After more than a year of working through the COVID-19 pandemic, companies across the UK are realising that digital transformation is more imperative than ever before. Facilities management professionals are faced with a variety of questions around visitor management, remote working, ensuring post-COVID workspaces are safe and compliant – as well as the potential for increased costs of keeping up with new business requirements.
Some have been putting off the digitalisation process for years, perhaps out of a misplaced fear that it will be expensive, complicated or disruptive, or potentially even due to resistance to new technologies among employees. However, there is a growing consensus that digital transformation is vital for keeping up with the ‘new normal’ as businesses prepare to welcome employees back to work. Businesses that embrace hybrid working models or phased returns to work, for instance, must now explore ways of keeping track of who is in the building. Compliance with social distancing will continue to be crucial, even as some sense of normality returns.
While specific needs will vary between sectors, the need to store, access and share data easily and securely is common to almost all – especially in an era in which employees are likely to access important documents remotely.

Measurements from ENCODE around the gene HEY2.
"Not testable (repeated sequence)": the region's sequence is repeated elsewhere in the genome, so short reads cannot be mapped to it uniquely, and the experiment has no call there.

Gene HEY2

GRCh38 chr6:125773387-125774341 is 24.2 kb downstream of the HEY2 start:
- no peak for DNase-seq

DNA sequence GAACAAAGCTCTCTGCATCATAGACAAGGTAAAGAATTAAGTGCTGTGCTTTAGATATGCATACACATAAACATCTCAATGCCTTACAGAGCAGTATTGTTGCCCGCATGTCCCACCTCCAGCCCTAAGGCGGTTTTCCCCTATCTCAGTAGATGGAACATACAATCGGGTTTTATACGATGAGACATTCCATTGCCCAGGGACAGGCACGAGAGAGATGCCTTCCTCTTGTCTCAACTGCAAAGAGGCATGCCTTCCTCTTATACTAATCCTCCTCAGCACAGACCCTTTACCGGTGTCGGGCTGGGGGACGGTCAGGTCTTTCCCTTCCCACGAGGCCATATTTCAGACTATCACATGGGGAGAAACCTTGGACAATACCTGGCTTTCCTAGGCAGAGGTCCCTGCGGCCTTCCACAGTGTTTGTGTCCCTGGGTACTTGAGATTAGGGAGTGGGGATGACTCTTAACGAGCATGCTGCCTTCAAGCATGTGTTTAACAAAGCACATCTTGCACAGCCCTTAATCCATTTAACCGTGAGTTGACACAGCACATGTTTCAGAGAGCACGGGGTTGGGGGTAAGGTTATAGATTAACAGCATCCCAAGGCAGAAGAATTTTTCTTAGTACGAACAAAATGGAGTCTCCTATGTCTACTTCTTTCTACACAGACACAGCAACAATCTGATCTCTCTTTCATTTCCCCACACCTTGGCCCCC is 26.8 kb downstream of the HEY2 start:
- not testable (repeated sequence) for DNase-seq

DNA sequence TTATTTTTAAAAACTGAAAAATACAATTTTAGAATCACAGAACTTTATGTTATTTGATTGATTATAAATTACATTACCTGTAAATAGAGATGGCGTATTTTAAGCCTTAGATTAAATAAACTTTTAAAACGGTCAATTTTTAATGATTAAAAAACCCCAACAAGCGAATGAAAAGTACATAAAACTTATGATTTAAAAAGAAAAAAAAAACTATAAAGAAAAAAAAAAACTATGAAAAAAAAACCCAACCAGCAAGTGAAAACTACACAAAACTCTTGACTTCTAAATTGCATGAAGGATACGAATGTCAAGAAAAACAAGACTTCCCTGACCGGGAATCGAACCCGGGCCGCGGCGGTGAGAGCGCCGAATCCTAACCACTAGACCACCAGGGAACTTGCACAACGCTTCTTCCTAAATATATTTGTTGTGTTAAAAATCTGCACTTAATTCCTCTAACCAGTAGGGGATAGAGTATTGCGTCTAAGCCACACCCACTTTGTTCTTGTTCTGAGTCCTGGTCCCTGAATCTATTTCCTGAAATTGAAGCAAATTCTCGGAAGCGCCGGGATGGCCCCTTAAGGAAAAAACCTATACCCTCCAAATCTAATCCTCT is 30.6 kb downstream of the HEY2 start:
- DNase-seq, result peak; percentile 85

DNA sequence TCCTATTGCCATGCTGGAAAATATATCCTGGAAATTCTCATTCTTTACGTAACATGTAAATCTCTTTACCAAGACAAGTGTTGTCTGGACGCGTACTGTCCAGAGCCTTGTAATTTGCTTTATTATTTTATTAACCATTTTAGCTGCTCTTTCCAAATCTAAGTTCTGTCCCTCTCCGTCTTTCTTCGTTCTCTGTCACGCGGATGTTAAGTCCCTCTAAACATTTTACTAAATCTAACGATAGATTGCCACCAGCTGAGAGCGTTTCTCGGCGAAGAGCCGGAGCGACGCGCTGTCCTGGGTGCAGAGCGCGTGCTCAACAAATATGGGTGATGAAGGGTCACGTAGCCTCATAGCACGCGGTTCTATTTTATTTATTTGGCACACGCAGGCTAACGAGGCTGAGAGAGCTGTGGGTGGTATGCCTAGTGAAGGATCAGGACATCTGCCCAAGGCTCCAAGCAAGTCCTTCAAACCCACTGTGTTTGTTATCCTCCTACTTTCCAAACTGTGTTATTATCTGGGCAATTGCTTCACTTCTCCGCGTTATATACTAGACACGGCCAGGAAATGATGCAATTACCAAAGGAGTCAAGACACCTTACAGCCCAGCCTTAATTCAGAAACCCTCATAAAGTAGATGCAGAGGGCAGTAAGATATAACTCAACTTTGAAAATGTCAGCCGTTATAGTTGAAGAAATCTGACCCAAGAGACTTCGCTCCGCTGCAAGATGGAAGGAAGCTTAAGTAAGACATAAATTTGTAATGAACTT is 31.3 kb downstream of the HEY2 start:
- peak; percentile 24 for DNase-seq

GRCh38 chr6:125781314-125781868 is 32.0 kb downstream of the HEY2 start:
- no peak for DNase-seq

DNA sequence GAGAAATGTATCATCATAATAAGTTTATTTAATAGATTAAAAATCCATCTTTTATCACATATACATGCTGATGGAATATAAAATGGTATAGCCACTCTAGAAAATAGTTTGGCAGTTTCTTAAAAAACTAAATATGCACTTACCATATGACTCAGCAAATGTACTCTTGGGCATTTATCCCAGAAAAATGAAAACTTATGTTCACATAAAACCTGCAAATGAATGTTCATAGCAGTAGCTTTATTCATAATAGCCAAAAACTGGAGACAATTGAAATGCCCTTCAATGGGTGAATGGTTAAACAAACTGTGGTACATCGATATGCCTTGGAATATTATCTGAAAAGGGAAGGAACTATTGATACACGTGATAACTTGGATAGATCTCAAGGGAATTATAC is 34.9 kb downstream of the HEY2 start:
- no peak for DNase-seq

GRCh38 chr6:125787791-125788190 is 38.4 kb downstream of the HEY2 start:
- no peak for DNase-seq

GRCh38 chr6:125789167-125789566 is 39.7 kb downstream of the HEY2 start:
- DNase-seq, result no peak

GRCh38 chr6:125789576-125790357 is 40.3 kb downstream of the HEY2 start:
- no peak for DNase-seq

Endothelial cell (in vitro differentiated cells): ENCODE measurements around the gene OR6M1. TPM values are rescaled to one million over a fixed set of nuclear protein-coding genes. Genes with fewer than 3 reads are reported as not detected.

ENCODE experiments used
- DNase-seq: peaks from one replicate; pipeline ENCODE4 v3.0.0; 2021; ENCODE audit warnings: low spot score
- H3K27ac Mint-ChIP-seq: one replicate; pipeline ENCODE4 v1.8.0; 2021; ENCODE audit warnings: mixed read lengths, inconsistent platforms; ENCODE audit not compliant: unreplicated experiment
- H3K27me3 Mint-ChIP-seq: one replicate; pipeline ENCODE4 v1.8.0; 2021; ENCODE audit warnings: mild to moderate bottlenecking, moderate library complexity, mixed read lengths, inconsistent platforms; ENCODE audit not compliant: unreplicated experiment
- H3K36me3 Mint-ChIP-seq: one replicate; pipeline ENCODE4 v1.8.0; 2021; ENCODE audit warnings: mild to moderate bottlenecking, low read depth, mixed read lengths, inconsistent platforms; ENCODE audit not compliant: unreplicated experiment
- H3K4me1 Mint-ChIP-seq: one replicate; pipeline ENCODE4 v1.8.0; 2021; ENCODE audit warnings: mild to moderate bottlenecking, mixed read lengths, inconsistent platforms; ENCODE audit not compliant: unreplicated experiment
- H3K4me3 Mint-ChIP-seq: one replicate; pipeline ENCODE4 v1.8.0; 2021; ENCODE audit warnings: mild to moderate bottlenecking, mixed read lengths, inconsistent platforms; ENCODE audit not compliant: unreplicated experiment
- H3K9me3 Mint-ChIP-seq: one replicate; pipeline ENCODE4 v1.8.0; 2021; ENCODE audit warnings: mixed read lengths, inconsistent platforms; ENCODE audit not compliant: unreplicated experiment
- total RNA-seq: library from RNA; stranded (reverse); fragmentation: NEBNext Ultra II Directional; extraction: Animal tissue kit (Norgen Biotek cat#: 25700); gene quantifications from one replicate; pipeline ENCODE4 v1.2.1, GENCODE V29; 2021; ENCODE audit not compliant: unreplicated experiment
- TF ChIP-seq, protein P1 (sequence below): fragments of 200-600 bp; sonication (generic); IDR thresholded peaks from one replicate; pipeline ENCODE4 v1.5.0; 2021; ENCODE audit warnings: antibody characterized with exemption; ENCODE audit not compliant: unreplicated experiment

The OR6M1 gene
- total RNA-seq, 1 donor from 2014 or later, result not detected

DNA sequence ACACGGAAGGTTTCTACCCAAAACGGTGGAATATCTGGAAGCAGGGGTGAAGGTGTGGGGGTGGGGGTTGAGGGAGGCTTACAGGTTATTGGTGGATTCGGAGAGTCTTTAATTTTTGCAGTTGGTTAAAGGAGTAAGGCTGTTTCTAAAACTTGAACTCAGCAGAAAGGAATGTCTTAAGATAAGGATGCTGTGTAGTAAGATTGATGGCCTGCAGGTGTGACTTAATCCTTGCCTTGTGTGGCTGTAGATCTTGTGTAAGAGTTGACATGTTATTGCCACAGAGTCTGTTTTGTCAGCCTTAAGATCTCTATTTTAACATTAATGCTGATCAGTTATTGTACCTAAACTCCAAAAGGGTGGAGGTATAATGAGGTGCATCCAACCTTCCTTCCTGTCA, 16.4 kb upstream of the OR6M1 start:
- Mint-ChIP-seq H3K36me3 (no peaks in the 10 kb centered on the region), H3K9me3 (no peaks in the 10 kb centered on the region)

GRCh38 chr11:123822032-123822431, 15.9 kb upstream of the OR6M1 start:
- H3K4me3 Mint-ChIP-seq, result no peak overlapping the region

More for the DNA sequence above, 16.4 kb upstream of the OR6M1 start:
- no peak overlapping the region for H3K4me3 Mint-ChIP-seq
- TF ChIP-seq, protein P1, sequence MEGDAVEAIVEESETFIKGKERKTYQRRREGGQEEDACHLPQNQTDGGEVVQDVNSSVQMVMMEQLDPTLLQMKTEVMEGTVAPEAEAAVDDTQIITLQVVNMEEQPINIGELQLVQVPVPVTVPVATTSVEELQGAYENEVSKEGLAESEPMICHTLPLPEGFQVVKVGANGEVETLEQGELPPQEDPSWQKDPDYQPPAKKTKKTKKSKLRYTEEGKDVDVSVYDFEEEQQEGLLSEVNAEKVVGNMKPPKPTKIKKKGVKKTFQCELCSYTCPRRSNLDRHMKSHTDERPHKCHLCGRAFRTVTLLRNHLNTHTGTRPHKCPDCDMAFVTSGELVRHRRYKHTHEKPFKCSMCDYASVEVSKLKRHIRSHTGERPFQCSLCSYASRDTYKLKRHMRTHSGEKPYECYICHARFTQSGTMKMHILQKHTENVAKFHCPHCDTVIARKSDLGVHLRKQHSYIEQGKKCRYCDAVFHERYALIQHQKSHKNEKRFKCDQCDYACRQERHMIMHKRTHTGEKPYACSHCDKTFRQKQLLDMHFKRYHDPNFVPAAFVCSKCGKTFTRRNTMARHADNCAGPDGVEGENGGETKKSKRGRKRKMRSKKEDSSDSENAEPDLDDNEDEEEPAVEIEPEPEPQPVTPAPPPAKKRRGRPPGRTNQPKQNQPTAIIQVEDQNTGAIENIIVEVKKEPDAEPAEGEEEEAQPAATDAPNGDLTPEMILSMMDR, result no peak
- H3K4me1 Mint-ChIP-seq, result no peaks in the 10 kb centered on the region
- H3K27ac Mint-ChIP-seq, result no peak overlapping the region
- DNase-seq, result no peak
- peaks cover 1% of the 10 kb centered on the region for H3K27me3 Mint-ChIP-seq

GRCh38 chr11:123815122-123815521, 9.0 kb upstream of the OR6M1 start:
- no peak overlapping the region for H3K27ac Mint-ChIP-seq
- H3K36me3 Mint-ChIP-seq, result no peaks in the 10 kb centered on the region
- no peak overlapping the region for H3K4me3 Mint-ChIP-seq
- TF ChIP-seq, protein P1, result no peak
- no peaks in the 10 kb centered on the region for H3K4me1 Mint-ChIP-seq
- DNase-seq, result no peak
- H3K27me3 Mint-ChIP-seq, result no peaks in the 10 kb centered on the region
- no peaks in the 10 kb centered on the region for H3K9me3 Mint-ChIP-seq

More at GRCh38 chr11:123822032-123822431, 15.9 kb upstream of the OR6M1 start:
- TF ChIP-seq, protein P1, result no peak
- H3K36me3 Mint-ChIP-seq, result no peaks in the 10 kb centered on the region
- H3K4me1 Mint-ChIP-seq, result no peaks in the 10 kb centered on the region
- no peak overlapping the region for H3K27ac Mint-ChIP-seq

WHAT DOES DIGITAL TRANSFORMATION REALLY MEAN?
A catch-all term, digital transformation means different things to different organisations. It encompasses just about any initiative which uses digitalisation and new technology to improve business processes to better meet the needs of customers and improve profitability.
However, for many FM professionals tasked with this challenge, the key question is: where to start?
Here is a four-step process to help businesses begin their digital journey:
1: Be clear about the business case
Start by asking yourself why you are embarking on the digital transformation process. Be clear about the outcomes you are looking for and what benefits you envisage.